WASHINGTON — The Senate overwhelmingly approved a measure that would require congressional approval for the Trump administration to relax sanctions on Russia, but there’s little enthusiasm from GOP leadership in the House to take up the legislation.
The final, veto-proof tally on the Countering Iran’s Destabilizing Activities Act of 2017 Thursday was 98-2, with Sens. Rand Paul (R-Ky.) and Bernie Sanders (I-Vt.) dissenting. An amendment to maintain and increase punitive sanctions on Moscow while requiring rollback approval was passed Wednesday, with only Paul and Sen. Mike Lee (R-Utah) voting against it.
Last week, as the Senate was taking action, Secretary of State Rex Tillerson told the House Foreign Affairs Committee that while he agreed “with the sentiment that has been conveyed by several members from both parties that Russia must be held accountable for its meddling in U.S. elections,” he “would urge Congress to ensure any legislation allows the president to have the flexibility to adjust sanctions to meet the needs of what is always an evolving diplomatic situation.”
“Essentially, we would ask for the flexibility to turn the heat up when we need to, but also to ensure that we have the ability to maintain a constructive dialogue,” he added.
“I believe that the only thing that Russia understands is tough talk,” Ranking Member Eliot Engel (D-N.Y.) told Tillerson. “And if they think that we’re somehow willing to relax the sanctions on them before they’ve complied with the Minsk framework and left Crimea, I think it just will encourage Putin to continue his bullying. And who knows where he’ll strike next.”
The House Ways and Means Committee is now holding up the sanctions bill, the Washington Post reported, on the charge that it could be a “blue slip” violation — running afoul of the origination clause requiring revenue-generating measures to originate in the House. Senate Foreign Relations Committee Chairman Bob Corker’s (R-Tenn.) office indicated that they worked with Ways and Means to clear up any blue-slip issues before the Senate even voted on the bill.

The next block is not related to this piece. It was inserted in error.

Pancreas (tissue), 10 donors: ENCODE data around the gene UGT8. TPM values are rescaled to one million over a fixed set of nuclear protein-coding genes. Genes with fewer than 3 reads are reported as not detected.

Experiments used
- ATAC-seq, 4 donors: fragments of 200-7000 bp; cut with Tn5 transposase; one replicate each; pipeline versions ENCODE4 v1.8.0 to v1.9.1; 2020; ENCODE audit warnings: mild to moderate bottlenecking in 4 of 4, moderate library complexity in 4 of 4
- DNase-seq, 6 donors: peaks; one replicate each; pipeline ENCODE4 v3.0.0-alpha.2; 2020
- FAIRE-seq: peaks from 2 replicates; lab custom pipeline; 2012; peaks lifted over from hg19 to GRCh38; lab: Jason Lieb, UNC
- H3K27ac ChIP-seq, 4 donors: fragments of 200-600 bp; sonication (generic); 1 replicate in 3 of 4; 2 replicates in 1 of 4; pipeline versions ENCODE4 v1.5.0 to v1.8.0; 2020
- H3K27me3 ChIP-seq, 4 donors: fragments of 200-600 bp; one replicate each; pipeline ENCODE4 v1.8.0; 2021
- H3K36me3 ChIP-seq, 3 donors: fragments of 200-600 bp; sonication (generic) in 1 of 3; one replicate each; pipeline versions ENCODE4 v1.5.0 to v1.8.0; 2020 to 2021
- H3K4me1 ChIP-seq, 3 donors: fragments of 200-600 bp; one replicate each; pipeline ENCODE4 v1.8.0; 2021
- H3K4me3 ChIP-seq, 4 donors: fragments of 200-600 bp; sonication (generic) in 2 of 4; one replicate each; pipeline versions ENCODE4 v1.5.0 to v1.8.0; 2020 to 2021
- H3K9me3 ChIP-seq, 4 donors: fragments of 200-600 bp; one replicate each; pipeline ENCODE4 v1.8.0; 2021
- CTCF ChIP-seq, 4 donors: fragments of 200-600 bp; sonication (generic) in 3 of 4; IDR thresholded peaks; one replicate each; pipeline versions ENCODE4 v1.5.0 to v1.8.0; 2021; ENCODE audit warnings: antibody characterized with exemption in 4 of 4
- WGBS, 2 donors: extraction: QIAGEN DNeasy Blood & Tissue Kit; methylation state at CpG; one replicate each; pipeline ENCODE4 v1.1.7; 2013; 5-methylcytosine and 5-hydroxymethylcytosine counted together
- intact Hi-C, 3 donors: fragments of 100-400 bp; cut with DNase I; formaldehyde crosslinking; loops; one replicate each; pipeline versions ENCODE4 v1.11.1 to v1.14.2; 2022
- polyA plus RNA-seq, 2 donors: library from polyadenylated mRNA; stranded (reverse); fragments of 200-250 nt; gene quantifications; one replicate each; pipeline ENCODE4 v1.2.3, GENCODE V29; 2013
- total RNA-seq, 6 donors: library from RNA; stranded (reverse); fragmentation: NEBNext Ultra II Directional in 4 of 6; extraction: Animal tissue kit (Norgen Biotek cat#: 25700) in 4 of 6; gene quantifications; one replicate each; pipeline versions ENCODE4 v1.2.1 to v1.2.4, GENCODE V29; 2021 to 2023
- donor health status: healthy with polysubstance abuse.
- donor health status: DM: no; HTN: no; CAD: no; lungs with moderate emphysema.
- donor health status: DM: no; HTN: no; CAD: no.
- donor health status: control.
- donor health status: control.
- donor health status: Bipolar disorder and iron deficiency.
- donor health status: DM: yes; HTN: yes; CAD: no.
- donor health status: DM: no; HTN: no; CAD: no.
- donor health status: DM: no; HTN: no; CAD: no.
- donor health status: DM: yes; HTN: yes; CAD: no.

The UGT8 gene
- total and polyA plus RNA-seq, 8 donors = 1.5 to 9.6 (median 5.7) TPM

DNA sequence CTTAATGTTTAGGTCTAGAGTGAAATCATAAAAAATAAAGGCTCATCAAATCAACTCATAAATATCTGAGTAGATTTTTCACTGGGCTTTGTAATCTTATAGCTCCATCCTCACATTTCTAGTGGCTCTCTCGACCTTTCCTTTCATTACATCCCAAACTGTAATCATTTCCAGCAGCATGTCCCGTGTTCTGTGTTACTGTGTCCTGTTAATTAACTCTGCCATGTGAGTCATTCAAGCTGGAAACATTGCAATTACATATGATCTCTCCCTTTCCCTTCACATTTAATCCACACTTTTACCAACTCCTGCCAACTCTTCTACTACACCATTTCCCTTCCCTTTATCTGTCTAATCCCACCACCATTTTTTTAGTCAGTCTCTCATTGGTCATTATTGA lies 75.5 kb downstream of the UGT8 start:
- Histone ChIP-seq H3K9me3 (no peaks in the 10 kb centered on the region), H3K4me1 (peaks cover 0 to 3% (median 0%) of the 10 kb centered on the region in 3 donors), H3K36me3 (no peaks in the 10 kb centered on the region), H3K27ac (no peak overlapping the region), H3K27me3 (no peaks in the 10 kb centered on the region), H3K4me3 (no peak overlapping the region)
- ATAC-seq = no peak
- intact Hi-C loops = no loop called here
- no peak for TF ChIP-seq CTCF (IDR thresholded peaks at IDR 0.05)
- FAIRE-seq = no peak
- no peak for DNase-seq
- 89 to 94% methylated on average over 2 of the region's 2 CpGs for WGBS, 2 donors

Asked about the bill at today’s briefing, White House press secretary Sean Spicer said, “I think we’re going to wait and see what happens in the House before we weigh in on that package.”
“There’s — it’s not just the package. I think there’s some other areas of that package that we need to work with the House and the Senate on if it comes back to — depending on how it — how it’s handled in the House that we have to address,” Spicer added.
Senate Armed Services Committee Chairman John McCain (R-Ariz.) said the House should act quickly. “We all know that the Russians tried to interfere in our elections,” McCain said. “Here we are six months later, and we’ve done nothing.”
Engel said House leadership was conducting “nothing but a delay tactic and the public shouldn’t be fooled by complex-sounding parliamentary procedure.”
“If Republican leadership says we can’t act on the Senate bill, here’s an easy solution: let’s introduce an identical House version and we can vote on that instead,” Engel said.
“I predict this isn’t the last excuse we’ll hear for trying to slow this bill’s momentum, but make no mistake, anything short of an up-or-down vote on this tough sanctions package is an attempt to let Russia off the hook.”
Senate Foreign Relations Committee Ranking Member Ben Cardin (D-Md.) said the “overwhelming bipartisan resolve in the Senate for strong sanctions against Russia should carry over to the House.”
“I’m deeply alarmed that the Republican House leadership is considering a parliamentary maneuver which could delay or halt the bill from advancing to the floor for a vote,” Cardin said. “Russia must be held accountable for its destabilizing activities in the United States, Ukraine, Syria, and worldwide. This bill does that and it’s time for House action, not political games to shield a White House unwilling or unable to comprehensively act on its own.”